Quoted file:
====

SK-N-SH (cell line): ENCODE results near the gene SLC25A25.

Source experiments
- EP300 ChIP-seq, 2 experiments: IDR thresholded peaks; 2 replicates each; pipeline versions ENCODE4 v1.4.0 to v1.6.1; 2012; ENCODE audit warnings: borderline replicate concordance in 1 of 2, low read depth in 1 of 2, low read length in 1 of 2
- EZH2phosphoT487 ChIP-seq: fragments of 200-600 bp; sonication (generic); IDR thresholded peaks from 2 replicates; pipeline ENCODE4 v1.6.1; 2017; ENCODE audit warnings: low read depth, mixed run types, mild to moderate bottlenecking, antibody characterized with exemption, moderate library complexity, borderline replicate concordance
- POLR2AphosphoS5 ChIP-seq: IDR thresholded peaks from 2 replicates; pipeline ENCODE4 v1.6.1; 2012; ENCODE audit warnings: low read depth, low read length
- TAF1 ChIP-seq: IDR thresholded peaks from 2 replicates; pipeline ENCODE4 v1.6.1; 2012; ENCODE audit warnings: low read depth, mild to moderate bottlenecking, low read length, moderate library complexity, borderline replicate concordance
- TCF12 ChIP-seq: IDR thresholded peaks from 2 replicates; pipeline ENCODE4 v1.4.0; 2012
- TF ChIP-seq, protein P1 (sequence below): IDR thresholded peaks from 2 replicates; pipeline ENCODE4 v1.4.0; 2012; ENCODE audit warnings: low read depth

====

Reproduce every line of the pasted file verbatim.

SK-N-SH (cell line): ENCODE results near the gene SLC25A25.

Source experiments
- EP300 ChIP-seq, 2 experiments: IDR thresholded peaks; 2 replicates each; pipeline versions ENCODE4 v1.4.0 to v1.6.1; 2012; ENCODE audit warnings: borderline replicate concordance in 1 of 2, low read depth in 1 of 2, low read length in 1 of 2
- EZH2phosphoT487 ChIP-seq: fragments of 200-600 bp; sonication (generic); IDR thresholded peaks from 2 replicates; pipeline ENCODE4 v1.6.1; 2017; ENCODE audit warnings: low read depth, mixed run types, mild to moderate bottlenecking, antibody characterized with exemption, moderate library complexity, borderline replicate concordance
- POLR2AphosphoS5 ChIP-seq: IDR thresholded peaks from 2 replicates; pipeline ENCODE4 v1.6.1; 2012; ENCODE audit warnings: low read depth, low read length
- TAF1 ChIP-seq: IDR thresholded peaks from 2 replicates; pipeline ENCODE4 v1.6.1; 2012; ENCODE audit warnings: low read depth, mild to moderate bottlenecking, low read length, moderate library complexity, borderline replicate concordance
- TCF12 ChIP-seq: IDR thresholded peaks from 2 replicates; pipeline ENCODE4 v1.4.0; 2012
- TF ChIP-seq, protein P1 (sequence below): IDR thresholded peaks from 2 replicates; pipeline ENCODE4 v1.4.0; 2012; ENCODE audit warnings: low read depth